American Hearing & Audiology - Conway, AR

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Scientists believe 20-somethings who wear hearing aids will soon become more prevalent as hearing loss is a public health concern.

When you think of extreme hearing loss, ideas of elderly people may come to mind. But over the past few years, there has been an increase in hearing loss impacting all age groups. Hearing loss clearly isn’t an aging problem it’s an increasing crisis and the rising instances among all age groups illustrates this.

Researchers predict that in the next 40 years, hearing loss cases will double in adults 20 and older. The healthcare community sees this as a serious public health problem. One in five individuals is, according to John Hopkins medical research, having a hard time communicating due to extreme hearing loss.

Let’s find out why experts are so worried and what’s causing a spike in hearing loss among all age groups.

Hearing Loss Can Lead to Added Health Problems

It’s a terrible thing to have to endure serious hearing loss. Communication is frustrating, exhausting, and demanding every day. Individuals can frequently disengage from their family and friends and stop doing the things they love. When you’re experiencing significant hearing loss, it will be impossible to be active without seeking help.

Those with untreated hearing loss suffer from more than diminished hearing. They’re much more likely to develop:

  • Injuries from repeated falls
  • Cognitive decline
  • Depression
  • Anxiety
  • Other acute health problems
  • Dementia

They’re also more likely to have problems with their personal relationships and may have trouble getting basic needs met.

Along with the affect on their personal lives, people suffering from hearing loss may face increased:

  • Disability rates
  • Accident rates
  • Needs for public assistance
  • Healthcare costs
  • Insurance rates

We need to fight hearing loss as a society because as these factors reveal, hearing loss is a real obstacle.

Why Are Multiple Generations Experiencing Increased Hearing Loss?

The current rise in hearing loss can be attributed to several factors. The increased instances of some common conditions that cause hearing loss is one factor, including:

  • Cardiovascular disease
  • Anxiety and unmanaged stress
  • Obesity
  • High blood pressure
  • Diabetes
  • Poor diet and a lack of consistent exercise

More people are dealing with these and associated conditions at earlier ages, which contributes to additional hearing loss.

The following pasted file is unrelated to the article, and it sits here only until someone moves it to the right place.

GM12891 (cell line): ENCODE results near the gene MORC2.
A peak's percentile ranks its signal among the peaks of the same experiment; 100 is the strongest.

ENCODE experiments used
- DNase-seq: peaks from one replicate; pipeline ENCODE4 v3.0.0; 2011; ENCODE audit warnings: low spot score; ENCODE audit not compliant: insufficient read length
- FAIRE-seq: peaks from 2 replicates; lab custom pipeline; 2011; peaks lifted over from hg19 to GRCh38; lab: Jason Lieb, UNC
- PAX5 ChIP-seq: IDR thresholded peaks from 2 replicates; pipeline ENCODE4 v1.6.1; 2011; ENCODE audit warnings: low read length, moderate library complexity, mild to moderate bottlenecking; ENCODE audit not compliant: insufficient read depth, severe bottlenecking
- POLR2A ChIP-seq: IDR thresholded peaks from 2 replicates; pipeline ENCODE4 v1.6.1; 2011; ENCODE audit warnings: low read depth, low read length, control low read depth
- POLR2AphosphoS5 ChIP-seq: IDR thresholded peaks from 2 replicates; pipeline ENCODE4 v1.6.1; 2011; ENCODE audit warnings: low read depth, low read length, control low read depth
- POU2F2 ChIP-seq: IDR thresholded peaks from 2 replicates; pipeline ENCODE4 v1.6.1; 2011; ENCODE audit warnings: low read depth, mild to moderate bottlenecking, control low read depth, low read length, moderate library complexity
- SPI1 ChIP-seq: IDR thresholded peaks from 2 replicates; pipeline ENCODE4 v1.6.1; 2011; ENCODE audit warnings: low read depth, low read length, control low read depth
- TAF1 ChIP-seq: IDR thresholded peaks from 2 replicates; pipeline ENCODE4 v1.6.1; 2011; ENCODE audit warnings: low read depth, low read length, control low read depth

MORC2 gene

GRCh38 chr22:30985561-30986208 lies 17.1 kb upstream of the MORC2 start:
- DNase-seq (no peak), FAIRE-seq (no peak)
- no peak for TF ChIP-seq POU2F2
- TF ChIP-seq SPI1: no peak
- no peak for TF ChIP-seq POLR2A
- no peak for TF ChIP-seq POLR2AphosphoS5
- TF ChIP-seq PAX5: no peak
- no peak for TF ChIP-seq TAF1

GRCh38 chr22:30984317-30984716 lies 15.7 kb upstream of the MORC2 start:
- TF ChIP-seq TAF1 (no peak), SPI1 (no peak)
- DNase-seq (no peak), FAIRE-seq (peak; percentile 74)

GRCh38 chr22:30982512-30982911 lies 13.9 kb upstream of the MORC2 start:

Increased prevalence of hearing loss also has a great deal to do with lifestyle. Exposure to loud noises is more prevalent, specifically in work environments and recreational areas. We’re being exposed to loud noises and music in more places and modern technology is getting louder. It’s often the younger age groups who have the highest level of noise exposure in:

  • Bars, clubs, and concerts
  • Factories
  • Gyms
  • Shooting ranges

Moreover, many individuals are cranking the volume of their music up to hazardous volumes and are wearing earbuds. And a larger number of individuals are now using painkillers, either to manage chronic pain or recreationally. Prolonged, frequent use of opiates, ibuprofen, acetaminophen, and aspirin have also been linked to a higher risk of hearing loss.

How is Hearing Loss as a Health Crisis Being Dealt With by Society?

Hearing loss is getting the attention of local, national, and world organizations. They’re educating the public as a step to slow this growing trend with the following:

  • Risk factors
  • Prevention
  • Research
  • Treatment possibilities

These organizations also encourage individuals to:

  • Identify their level of hearing loss risk
  • Have their hearing examined earlier in their lives
  • Use their hearing aids

Hearing loss will become severe with any delay in these actions.

Solutions are being looked for by government organizations, healthcare providers, and scientists. Hearing aid associated costs are also being tackled. State-of-the-art hearing technology will be increased and lives will be significantly enhanced.

The World Health Organization (WHO) is working with scientists and organizations to develop comprehensive strategies. Lowering the danger of hearing loss in underserved groups is being tackled with health services, education, and awareness.

Among their contributions, they’ve developed research-based guidelines for communities, which help local leaders understand the health affects of noise. They work with communities to minimize resident’s noise exposure and instruct them on what safe levels of noise are. Additionally, they’re furthering research on how opiate use and abuse can raise the chance of hearing loss.

Can You do Anything?

Stay informed as hearing loss is a public health problem. Take measures to slow the advancement of your own hearing loss and share useful information with other people.

If you suspect you may be dealing with hearing loss, get a hearing exam. If you find you need hearing aids, be sure to wear them.

Preventing hearing loss is the main goal. When you wear your hearing aids, you help people see they’re not alone. You’re bringing awareness about the problem of hearing loss in your community. Policies, actions. and attitudes will then be changed by this awareness.

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